04 Sep What is blepharitis?
What is blepharitis?
Blepharitis is a common ophthalmic condition where the eyelid becomes inflamed. The ensuing redness, swelling and irritation is characteristic of the condition.
It is not infectious and does not compromise eyesight. Episodes can be recurrent and chronic blepharitis can cause long term alteration of the eyelid. It is most prevalent at the extremes of age with young children and the elderly most affected . There are a number of forms described, including:
- Staphylococcal (caused by a common bacteria that lives on the skin surface)
- Meibomitis (blocked glands, just behind the lash line of the eyelid),
- Parasitic (caused by demodex eyelash mites for example)
- Seborrheic (caused by dandruff of the scalp and eyebrows)
Blepharitis is thought to be caused by a combination of blocked oil ducts at the eyelash base with an overgrowth of local bacteria in the tissues of the eyelid.  Local infection and hay fever may also precipitate the condition.
A swollen red eye: key symptoms and signs
Consider Blepharitis as a key cause of a sore red eye. This inflammatory condition causes irritation with itching, burning, tearing and a gritty sensation at the eyelid.  The lids may also crust and stick together with this stickiness often worse in the morning.
Blepharitis can cause stye or chalazion (a palpable blockage of eyelid oil glands) formation. Photophobia and some blurring of the vision with increased blinking may also be reported.
Without treatment, blepharitis tends to have cycles of worsening and remission. The lash line can become damaged with individual lashes growing in the wrong direction.
Education is prevention
Educating patients and advising them on eye care is key to preventing or reducing the frequency of episodes of blepharitis. Hygiene of the eye area with washing of the eye area with attention to the eyelid and lash line with a mild soap has been shown to be effective.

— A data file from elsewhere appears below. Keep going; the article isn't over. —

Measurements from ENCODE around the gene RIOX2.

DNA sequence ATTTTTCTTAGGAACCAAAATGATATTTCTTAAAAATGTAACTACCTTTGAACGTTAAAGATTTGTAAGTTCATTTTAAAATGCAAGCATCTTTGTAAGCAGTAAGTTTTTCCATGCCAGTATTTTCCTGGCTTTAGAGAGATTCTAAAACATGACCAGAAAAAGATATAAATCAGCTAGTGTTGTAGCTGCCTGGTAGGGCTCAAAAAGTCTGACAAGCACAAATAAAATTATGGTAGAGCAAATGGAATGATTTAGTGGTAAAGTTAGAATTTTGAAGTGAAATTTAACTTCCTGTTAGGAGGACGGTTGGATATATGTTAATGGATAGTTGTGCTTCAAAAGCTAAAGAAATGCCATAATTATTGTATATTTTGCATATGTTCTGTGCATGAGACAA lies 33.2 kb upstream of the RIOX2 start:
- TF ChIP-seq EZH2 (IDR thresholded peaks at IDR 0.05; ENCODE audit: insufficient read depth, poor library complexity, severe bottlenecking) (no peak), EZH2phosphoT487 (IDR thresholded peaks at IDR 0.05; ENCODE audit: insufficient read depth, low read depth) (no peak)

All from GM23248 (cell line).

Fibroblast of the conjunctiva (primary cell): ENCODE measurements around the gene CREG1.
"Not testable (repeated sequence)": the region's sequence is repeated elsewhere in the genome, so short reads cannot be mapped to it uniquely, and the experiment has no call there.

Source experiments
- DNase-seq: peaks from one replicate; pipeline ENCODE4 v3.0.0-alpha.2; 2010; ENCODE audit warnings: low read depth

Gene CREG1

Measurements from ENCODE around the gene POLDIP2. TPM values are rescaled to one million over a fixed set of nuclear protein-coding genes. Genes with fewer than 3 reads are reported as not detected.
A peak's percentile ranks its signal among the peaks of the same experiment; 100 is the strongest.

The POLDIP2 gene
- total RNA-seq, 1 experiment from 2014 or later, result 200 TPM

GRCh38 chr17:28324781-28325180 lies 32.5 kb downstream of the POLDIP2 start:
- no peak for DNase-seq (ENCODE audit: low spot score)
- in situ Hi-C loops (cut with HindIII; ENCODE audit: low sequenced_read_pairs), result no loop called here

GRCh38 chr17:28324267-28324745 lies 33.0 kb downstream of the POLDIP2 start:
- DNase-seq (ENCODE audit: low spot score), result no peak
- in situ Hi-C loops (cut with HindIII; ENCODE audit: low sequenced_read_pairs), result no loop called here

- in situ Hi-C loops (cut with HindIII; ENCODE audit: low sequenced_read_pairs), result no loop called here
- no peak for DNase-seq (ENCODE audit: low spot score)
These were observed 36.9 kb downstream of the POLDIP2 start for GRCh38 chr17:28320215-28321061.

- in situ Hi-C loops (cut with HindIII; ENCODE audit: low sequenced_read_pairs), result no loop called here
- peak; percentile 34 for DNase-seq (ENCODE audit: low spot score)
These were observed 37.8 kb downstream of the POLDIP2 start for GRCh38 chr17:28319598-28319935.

Affected eyelids should be washed with a warm soapy flannel and good rinsing to remove debris, reduce local bacteria and loosen and lift crusting. Rubbing the lash line with a moist cotton swab can also bring relief. Warm compresses applied to the eye also deal with oily build ups and also provide symptomatic relief. 
Both oral and topical antibiotics are used to treat blepharitis. A low dose antibiotic may be used to deal with the bacterial element of the condition.
Chronic inflammation and irritation may be tackled with steroid containing eyedrops or creams applied to the eyelid.
This substance as an ingredient in eye hygiene products has been shown to reduce the bacterial load and alleviate symptoms.
This article is not a substitute for a consultation with your surgeon. Before choosing to proceed with laser eye surgery your surgeon will have a detailed discussion with you about the right procedure and about the potential complications.
A unique mix of expertise, experience and international reputation, Dr Ron Binetter is the figure behind the Binetter Eye Centre. With more than two decades of hands-on experience in eye surgery, Dr Binetter is a specialist in cataract, lens implantation and laser eye surgery. Learn more about Dr Ron Binetter’s background and qualifications.